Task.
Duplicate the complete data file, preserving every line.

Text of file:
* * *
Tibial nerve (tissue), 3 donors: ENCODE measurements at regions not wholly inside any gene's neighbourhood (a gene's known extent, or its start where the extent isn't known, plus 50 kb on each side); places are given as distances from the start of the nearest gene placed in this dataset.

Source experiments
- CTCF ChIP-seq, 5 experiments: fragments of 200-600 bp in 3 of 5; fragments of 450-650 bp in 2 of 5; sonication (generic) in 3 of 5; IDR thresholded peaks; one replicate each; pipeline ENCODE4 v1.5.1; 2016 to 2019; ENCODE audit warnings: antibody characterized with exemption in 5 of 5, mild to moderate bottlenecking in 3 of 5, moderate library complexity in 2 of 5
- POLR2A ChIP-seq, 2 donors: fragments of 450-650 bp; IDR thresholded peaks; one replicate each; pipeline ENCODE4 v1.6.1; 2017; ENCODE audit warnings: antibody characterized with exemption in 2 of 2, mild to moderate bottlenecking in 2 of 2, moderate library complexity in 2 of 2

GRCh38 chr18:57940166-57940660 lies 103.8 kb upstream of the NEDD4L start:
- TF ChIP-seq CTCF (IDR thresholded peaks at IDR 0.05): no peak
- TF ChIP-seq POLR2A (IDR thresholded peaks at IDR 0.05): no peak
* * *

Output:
Tibial nerve (tissue), 3 donors: ENCODE measurements at regions not wholly inside any gene's neighbourhood (a gene's known extent, or its start where the extent isn't known, plus 50 kb on each side); places are given as distances from the start of the nearest gene placed in this dataset.

Source experiments
- CTCF ChIP-seq, 5 experiments: fragments of 200-600 bp in 3 of 5; fragments of 450-650 bp in 2 of 5; sonication (generic) in 3 of 5; IDR thresholded peaks; one replicate each; pipeline ENCODE4 v1.5.1; 2016 to 2019; ENCODE audit warnings: antibody characterized with exemption in 5 of 5, mild to moderate bottlenecking in 3 of 5, moderate library complexity in 2 of 5
- POLR2A ChIP-seq, 2 donors: fragments of 450-650 bp; IDR thresholded peaks; one replicate each; pipeline ENCODE4 v1.6.1; 2017; ENCODE audit warnings: antibody characterized with exemption in 2 of 2, mild to moderate bottlenecking in 2 of 2, moderate library complexity in 2 of 2

GRCh38 chr18:57940166-57940660 lies 103.8 kb upstream of the NEDD4L start:
- TF ChIP-seq CTCF (IDR thresholded peaks at IDR 0.05): no peak
- TF ChIP-seq POLR2A (IDR thresholded peaks at IDR 0.05): no peak